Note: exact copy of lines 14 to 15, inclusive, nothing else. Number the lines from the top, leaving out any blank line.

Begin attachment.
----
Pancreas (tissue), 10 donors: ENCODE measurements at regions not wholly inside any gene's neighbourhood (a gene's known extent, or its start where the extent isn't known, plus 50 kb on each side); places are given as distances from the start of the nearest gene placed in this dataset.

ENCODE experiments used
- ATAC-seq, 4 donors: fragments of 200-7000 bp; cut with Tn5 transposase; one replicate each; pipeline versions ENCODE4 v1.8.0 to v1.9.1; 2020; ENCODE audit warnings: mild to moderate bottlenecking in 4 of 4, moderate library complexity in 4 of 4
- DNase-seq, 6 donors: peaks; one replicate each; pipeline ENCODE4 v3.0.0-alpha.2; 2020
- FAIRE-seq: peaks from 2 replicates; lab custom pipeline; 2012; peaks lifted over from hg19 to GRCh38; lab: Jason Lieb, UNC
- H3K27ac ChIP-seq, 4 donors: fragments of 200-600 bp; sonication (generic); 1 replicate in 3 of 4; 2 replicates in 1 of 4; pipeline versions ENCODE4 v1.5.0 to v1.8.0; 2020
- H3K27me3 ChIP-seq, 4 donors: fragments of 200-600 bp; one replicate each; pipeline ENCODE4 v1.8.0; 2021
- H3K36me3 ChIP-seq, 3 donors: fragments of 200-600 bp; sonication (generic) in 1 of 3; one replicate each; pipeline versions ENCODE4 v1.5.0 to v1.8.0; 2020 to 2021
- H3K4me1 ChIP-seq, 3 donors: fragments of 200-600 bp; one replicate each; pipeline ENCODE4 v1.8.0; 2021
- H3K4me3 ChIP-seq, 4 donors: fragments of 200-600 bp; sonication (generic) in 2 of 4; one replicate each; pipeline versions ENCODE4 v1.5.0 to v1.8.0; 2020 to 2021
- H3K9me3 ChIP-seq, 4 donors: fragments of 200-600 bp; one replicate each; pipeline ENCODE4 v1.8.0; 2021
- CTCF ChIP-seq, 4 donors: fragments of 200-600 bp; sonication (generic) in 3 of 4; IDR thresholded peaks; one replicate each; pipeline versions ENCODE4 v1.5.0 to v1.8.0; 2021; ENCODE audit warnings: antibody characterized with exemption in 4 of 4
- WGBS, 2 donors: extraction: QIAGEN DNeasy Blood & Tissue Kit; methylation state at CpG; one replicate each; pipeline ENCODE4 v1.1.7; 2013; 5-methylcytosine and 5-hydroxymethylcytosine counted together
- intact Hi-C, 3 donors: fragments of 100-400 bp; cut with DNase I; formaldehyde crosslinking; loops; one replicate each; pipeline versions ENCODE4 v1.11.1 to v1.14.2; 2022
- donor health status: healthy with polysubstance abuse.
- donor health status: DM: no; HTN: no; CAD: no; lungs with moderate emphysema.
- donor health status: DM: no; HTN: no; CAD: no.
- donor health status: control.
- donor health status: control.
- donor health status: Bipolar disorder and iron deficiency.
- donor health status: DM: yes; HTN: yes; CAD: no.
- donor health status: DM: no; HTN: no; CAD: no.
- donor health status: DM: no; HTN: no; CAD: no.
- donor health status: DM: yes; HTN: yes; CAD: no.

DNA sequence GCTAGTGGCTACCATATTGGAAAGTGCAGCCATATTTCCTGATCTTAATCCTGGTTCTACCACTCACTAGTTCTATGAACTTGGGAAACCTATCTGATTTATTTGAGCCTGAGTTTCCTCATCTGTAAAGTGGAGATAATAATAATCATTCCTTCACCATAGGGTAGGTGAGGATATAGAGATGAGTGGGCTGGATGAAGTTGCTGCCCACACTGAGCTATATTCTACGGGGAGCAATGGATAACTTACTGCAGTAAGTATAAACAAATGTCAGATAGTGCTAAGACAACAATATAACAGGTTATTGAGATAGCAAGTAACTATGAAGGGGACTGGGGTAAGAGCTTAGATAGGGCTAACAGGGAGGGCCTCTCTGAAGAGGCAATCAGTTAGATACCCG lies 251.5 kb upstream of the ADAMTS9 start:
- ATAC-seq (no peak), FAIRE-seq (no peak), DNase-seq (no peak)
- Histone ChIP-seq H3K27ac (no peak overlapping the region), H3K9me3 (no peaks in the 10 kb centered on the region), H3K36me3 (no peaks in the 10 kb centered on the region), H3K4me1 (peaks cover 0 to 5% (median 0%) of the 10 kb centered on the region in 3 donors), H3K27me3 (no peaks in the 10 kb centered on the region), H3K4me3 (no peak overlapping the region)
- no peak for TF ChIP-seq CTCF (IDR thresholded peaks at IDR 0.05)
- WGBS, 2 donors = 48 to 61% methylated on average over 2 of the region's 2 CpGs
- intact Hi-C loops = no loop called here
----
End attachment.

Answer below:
- intact Hi-C, 3 donors: fragments of 100-400 bp; cut with DNase I; formaldehyde crosslinking; loops; one replicate each; pipeline versions ENCODE4 v1.11.1 to v1.14.2; 2022
- donor health status: healthy with polysubstance abuse.